alexa Vacuum-assisted Closure For Deep Sternal Wound Infections In Cardiac Surgery | 6700
ISSN: 2161-1076

Surgery: Current Research
Open Access

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Vacuum-assisted closure for deep sternal wound infections in cardiac surgery

International Conference and Exhibition on Surgery, Anesthesia & Trichology

Agamemnon Pericleous, Dimitrios Challoumas and Georgios Dimitrakakis

Posters: Surgery Curr Res

DOI: 10.4172/2161-1076.S1.009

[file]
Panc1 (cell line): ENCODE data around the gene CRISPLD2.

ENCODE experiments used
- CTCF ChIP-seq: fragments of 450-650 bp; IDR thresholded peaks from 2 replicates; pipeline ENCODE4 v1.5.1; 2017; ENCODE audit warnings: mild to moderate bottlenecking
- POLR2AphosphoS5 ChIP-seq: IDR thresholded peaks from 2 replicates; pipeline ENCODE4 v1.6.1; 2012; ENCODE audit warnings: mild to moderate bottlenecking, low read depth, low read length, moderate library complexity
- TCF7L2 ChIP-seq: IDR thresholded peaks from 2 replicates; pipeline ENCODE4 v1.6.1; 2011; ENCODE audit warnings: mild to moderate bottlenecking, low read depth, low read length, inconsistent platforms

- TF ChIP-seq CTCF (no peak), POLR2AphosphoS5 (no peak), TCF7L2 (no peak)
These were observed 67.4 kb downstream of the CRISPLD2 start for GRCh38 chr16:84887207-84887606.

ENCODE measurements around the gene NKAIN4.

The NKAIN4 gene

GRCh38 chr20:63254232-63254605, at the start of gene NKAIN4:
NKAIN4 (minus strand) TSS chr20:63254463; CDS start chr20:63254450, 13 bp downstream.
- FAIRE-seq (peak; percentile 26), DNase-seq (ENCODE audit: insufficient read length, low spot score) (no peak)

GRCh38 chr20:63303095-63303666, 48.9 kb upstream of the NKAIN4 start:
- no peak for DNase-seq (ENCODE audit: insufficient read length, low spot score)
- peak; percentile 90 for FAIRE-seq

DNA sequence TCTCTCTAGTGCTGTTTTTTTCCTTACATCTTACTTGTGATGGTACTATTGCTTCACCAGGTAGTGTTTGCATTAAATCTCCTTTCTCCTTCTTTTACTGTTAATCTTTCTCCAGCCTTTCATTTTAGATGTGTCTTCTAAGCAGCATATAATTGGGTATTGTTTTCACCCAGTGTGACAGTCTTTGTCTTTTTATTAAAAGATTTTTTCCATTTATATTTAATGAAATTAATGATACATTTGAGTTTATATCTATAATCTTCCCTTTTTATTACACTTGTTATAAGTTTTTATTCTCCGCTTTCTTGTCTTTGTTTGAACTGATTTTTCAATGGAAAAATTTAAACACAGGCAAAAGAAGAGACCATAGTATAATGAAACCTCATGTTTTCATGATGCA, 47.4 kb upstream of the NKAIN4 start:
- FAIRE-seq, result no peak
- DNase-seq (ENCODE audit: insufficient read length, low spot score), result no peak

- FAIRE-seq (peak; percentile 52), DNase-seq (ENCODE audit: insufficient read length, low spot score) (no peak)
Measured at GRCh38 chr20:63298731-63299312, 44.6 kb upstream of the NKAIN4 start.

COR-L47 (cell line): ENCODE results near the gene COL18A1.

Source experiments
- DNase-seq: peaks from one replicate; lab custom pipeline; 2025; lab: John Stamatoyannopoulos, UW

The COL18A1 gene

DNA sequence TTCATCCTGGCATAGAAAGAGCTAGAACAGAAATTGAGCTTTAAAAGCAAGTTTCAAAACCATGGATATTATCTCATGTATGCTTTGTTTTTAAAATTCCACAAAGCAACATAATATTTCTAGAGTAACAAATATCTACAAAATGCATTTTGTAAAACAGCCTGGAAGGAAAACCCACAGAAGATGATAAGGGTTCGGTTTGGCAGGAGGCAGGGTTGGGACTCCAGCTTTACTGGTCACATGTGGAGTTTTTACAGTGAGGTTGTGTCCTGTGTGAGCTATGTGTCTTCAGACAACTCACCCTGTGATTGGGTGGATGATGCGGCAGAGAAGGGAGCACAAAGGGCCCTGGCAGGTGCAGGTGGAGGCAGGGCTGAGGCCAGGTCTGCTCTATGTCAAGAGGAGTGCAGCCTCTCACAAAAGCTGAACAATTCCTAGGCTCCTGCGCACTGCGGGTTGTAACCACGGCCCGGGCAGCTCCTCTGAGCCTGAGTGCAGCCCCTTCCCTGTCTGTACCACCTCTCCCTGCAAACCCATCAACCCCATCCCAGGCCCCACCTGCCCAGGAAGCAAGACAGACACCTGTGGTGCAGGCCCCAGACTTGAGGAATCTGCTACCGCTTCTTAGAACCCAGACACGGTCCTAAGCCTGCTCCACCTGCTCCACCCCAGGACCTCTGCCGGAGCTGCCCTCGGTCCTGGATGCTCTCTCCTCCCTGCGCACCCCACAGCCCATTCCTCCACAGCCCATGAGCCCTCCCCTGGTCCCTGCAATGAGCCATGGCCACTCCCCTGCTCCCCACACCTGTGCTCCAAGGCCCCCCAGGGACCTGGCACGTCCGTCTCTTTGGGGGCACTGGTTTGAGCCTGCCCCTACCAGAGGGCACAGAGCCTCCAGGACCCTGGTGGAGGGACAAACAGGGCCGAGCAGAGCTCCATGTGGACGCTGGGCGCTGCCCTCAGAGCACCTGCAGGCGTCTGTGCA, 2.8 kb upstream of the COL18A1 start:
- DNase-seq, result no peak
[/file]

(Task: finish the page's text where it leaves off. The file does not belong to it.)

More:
Introduction: Post-operative deep sternal wound infection (DSWI) is a quite uncommon complication in cardiac surgery with high mortality and morbidity rates. Since vacuum-assisted closure (VAC) has shown promising results, we assessed its impact on the management of DSWI in terms of the assessment of contributing risk factors. Methods: Retrospective study of 52 consecutive patients who have been treated with VAC for DSWI out of a total of 83 patients with DSWI (out of 7234 cardiac operations) in a single institution (study period: September 2003- March 2012). Statistical analysis (Kaplan-Meier survival analysis, correlation and multiple regression) of the patient data was undertaken in assessing the contribution of the risk factors to the outcome of patients. Results: Of the 52 patients (35 M: 17 F), 88.5% (n=46) were solely treated with VAC therapy and 11.5% (n=6) had additional plastic surgical intervention. Follow-up was complete (mean: 33.8 months) with an overall mortality rate of 26.9% (n=14) of whom 50% (n=7) died in hospital. No death was related to VAC complications. Patient outcomes were affected by pre-operative, intra-operative and post-operative risk factors. The two risk factors showing the greatest correlation on the survival of the patients were the logistic EuroSCORE and the post-operative hospital stay (r=-0.25, p<=0.05 and r=-0.21, p>=0.05 respectively). Conclusion(S): Logistic EuroSCORE, post-operative hospital stay, advanced age, chronic obstructive pulmonary disease (COPD) and long-term corticosteroid treatment appear to be significant contributing factors on the long-term survival of patients treated with VAC.
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